Chicago | Reuters – U.S. corn futures fell for a third straight session on Monday on forecasts for larger U.S. harvest yields and concerns about sluggish demand for American export shipments of the grain.
Wheat also declined as stiff competition in global export markets and a stronger dollar pressured prices.
Soybean futures, however, edged higher on growing hopes of a trade deal between Washington and Beijing and as firming crude oil markets lifted soybean oil prices.
Grain prices remain range-bound ahead of weekly U.S. Department of Agriculture (USDA) crop data on Monday and the USDA’s monthly world supply-and-demand outlook on Friday.
Only light, scattered rains are expected across the U.S. Midwest farm belt this week, weather forecaster Maxar said on Monday. The drier weather should help corn and soybean farmers to make further progress harvesting this season’s delayed crops.
Analysts polled by Reuters believe 54% of corn and 75% of soybeans were harvested as of Sunday.
Demand concerns further weighed on corn after another week of disappointing export inspections.
Season-to-date corn inspections through last Thursday are down 62% from a year ago, and new sales have slumped, according to USDA data.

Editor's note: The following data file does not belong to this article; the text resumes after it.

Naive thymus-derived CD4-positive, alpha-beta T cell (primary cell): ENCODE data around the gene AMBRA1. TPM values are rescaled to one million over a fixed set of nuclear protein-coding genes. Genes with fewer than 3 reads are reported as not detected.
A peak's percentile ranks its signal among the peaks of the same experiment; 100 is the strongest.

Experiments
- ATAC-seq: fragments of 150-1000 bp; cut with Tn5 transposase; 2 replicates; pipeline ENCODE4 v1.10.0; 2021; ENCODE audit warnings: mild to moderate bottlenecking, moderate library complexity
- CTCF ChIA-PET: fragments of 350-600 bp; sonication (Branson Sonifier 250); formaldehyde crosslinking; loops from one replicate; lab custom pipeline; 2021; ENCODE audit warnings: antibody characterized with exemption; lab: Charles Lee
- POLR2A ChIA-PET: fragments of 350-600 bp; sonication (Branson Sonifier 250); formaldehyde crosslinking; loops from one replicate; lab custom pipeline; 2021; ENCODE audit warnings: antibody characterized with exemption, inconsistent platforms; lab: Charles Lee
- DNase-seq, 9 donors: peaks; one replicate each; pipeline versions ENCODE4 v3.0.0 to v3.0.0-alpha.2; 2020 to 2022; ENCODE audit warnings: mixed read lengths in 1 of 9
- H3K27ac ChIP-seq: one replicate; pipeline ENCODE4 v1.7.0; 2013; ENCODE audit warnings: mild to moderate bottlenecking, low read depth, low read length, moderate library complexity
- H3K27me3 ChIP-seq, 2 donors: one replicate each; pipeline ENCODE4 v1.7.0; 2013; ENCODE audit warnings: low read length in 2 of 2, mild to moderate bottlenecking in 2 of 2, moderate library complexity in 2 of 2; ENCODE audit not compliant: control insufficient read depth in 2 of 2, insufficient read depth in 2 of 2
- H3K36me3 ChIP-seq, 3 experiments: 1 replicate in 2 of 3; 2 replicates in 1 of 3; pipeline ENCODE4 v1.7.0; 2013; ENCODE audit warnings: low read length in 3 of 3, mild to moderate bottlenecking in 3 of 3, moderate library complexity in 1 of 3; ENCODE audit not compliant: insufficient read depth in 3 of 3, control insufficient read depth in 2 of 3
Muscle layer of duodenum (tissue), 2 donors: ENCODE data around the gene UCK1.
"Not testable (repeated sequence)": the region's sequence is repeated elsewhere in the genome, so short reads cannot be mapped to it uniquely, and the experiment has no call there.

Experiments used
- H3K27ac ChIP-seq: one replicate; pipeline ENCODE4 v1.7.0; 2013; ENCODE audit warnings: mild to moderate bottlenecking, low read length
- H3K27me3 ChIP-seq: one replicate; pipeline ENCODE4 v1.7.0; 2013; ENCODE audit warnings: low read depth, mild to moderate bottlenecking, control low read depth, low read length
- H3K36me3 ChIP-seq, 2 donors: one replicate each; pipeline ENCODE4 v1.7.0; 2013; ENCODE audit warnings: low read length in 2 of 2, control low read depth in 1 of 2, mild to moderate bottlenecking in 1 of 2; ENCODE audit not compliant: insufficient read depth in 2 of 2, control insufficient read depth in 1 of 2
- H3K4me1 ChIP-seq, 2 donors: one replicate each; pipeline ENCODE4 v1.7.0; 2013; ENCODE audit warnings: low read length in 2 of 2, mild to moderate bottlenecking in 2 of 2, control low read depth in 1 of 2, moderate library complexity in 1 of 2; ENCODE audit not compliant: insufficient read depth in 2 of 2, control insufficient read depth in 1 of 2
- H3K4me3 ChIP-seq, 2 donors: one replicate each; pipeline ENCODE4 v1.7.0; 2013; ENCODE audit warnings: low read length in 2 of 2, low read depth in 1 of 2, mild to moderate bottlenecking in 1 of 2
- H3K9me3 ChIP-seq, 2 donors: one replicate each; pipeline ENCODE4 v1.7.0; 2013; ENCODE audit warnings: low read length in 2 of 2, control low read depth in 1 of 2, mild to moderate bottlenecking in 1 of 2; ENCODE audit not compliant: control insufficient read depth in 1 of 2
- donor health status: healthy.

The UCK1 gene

U.S. yield prospects, meanwhile, have stabilized.
“We are at the time of year when the window for the U.S. to start making sales usually opens up … The longer it takes for that export window to open, the harder it’s going to take to catch up,” said Karl Setzer, commodity risk analyst for AgriVisor.
“It’s almost impossible to get corn to rally from that because right now, even if the yield holds unchanged, there’s a good chance that we could see higher carryout (supply) numbers just from the lack of demand.”
Chicago Board of Trade December wheat ended down 6 cents at $3.83-1/4 per bushel.
CBOT December wheat dropped 6-1/4 cents to $5.09-3/4 per bushel on persistent export market competition and as the U.S. dollar edged higher, making U.S. shipments costlier for those holding other currencies.
Soybeans posted modest gains, with January futures up 1-1/4 cents at $9.38 a bushel after the USDA reported weekly export inspections near the high end of trade forecasts.
Prospects for a trade deal with China also underpinned the market after top U.S. officials said last week that a preliminary deal appeared to be “in good shape.”
Improving South American soy planting weather limited price gains.
– Additional reporting by Gus Trompiz in Paris and Naveen Thukral in Singapore.